A Review of Surrender My Love by Johanna Lindsey

Have you ever read a book and not liked it, but been mystified as to exactly why it sucked? You know, the writing is good enough but there is just something about it that gives you the sneers. It’s not anything egregious; it’s just pervasive. It’s … subtle.

I’ve been reading romance a long time. I cut my teeth on the lurid rapey sagas of the 1980s , especially the works of Johanna Lindsey. I re-read them now and again, for the warmth of the nostalgia and because – even with prose so purple it is damn near black and plots about as plausible as the Loch Ness Monster bearing Bigfoot’s love child – they are damn well written. It is easy to fall into the story, often headfirst, and suspend disbelief like the Golden Gate Bridge. They are fun. I’m not a huge fan of her newer stuff but her older works rock.

That’s part of the reason I was so disappointed in Surrender My Love. Here’s the blurb:

“A Lady's Scorn

Wrongly branded a spy, the dark and handsome Viking lord Selig Haardrad suffered greatly in the dungeons of Lady Erika of Gronwood. And as he hung in chains, his magnificent body wracked with pain and fever, one thought sustained him: revenge!

A Viking's Vengeance

Now Destiny's great wheel has turned--and Selig's exquisite, hone-haired tormentor has been delivered into the Norseman's hands. Now it is Selig who is the master, bound and determined to break the proud spirit of his captive "ice queen" and to conquer her with passion's sword -- never dreaming that his own heart will be vanquished by sensuous desire. . .and victorious love.”

Other than the misspellings by a careless publisher (I think hone-haired should have been honey-haired) it looked promising enough.

It was publish in 1994, and somehow I had never read it. Thus, when I found it on Kindle for less the $5 I bought it. I though that it was close enough to the 80s that it would have that charming overblown-but-delightful tone she mastered. A style that made the slogan “Everyone Loves a Lindsey” possible. It was even a book about the brother of one of the heroines whose book I had really dug! Surely it would be, at minimum, a fun read.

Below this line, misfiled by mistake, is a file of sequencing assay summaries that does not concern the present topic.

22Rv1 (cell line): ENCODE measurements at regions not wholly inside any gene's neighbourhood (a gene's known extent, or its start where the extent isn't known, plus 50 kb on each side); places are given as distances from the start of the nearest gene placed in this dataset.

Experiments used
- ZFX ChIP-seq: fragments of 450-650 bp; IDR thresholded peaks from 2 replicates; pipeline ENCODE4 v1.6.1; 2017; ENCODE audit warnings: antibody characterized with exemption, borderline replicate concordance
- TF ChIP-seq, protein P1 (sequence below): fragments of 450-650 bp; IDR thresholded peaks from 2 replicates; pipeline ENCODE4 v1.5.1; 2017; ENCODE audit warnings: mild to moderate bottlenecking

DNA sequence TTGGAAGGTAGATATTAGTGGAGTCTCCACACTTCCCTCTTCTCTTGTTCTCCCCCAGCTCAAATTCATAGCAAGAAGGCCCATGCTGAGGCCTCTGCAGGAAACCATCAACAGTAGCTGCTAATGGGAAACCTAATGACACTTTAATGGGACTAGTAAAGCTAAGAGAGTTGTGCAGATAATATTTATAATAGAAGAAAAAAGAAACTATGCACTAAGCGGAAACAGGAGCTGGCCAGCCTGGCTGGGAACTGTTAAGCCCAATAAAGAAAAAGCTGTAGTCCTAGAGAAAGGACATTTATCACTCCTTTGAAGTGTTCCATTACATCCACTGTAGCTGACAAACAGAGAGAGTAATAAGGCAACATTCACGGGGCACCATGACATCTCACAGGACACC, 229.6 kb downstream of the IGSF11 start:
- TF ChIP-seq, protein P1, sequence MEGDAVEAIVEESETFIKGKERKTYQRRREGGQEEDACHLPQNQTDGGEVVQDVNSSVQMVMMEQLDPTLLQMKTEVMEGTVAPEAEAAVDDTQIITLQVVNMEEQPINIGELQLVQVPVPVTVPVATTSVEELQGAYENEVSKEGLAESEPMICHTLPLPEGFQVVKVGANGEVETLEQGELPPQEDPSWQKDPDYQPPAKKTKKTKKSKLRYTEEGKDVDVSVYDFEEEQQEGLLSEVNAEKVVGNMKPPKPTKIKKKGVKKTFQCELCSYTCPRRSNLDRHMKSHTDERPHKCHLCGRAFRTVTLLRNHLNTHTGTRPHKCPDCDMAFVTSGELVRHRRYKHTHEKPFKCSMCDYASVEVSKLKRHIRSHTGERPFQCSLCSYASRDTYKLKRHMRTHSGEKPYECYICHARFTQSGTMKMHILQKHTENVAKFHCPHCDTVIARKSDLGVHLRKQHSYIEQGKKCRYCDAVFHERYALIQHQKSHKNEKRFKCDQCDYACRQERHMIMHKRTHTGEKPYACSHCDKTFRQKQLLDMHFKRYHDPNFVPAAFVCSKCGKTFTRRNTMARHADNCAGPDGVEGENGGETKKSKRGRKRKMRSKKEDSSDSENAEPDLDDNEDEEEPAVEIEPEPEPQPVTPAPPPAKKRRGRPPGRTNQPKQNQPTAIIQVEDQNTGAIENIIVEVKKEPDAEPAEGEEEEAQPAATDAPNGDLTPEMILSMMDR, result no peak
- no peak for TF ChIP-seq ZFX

Sadly, not so much. The book gave me the general feeling that Lindsey had been forced to write it because she was under contract, it was that lacking in “heart”.

Ironically, what spoiled the book was the hero and the heroine. The implausible plot was transparent, but not a deal breaker. The fact the book spent almost as much time with the cast of the first two Viking Haardrad Family Series novels – Fire’s of Winter and Heart’s Aflame --was actually a plus. At least those characters were likeable. It was as technically well crafted as her other writing. The whole book fell apart solely on the fact that anything happening between the two protagonists – Selig and Erika – licked goat taint.

There wasn’t so much a problem with them individually. When Selig and Erika were interacting with other people in the story they seemed reasonably enjoyable protagonists. However, the minute they shared the same page they became stale, one-note idiots.

Seriously, I don’t think even THEY really wanted them to be together.

First, the “barrier” between them was so contrived it was painful. Unrealistic and unlikely I can handle, but the “misunderstanding” that thwarted their love was garbage. Lindsey tied herself into knots to make it work, but it was still so lame it needed to be put down. Worse, in her efforts to make it a Big Barrier she made the misunderstanding so awful that when the characters make the nookie without resolving it first you don’t get WHY they are making the beast with two backs. “Why, in the name of all that is Holy, would Selig touch her with a barge pole let alone his Mighty Wang?” the reader wonders.

Which brings us to the second problem: the sex between Selig and Erika. Usually Lindsey writes a what-what scene that can blister the reader’s sclera (at least the innocent reader’s sclera of the 80s) but the bathing suit parts mash-up between these two can’t even get to tepid. In fact, the sex scenes felt “forced”. Not in the ‘non-consensual seduction’ style of the era, either. The sex was “forced” in that it seemed to come randomly, without real desire on behalf of the main characters, had little to do with plot development, and did nothing whatsoever to make Selig and Erika like each other. We were told they helplessly desired each other, but it lacked conviction. I am surprised Erika didn’t cry out “Oh Meh!” when she came.

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